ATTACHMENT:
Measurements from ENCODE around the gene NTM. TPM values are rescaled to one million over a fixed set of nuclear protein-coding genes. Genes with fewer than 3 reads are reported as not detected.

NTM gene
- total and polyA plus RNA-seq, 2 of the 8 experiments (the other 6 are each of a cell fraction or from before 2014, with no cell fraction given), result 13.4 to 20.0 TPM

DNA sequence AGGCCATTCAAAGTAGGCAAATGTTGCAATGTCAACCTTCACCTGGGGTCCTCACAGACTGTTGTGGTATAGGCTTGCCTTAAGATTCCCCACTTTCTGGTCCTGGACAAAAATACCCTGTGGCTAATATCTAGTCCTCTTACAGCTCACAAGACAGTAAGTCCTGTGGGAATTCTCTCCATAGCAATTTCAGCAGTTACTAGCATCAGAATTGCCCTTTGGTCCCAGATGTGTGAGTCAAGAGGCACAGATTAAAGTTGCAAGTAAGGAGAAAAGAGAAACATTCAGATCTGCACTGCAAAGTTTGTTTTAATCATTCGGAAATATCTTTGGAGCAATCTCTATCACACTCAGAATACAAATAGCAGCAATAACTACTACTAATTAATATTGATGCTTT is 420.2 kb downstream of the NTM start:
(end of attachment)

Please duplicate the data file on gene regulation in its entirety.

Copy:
Measurements from ENCODE around the gene NTM. TPM values are rescaled to one million over a fixed set of nuclear protein-coding genes. Genes with fewer than 3 reads are reported as not detected.

NTM gene
- total and polyA plus RNA-seq, 2 of the 8 experiments (the other 6 are each of a cell fraction or from before 2014, with no cell fraction given), result 13.4 to 20.0 TPM

DNA sequence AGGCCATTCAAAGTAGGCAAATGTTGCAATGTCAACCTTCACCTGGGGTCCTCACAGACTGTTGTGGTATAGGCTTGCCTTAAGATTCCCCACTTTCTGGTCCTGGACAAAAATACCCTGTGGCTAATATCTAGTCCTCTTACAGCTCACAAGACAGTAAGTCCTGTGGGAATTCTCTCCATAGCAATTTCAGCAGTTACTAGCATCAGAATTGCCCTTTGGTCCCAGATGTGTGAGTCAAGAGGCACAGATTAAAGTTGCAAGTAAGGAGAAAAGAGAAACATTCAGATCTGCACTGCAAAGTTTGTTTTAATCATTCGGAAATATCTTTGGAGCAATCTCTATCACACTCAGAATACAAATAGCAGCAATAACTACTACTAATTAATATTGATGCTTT is 420.2 kb downstream of the NTM start: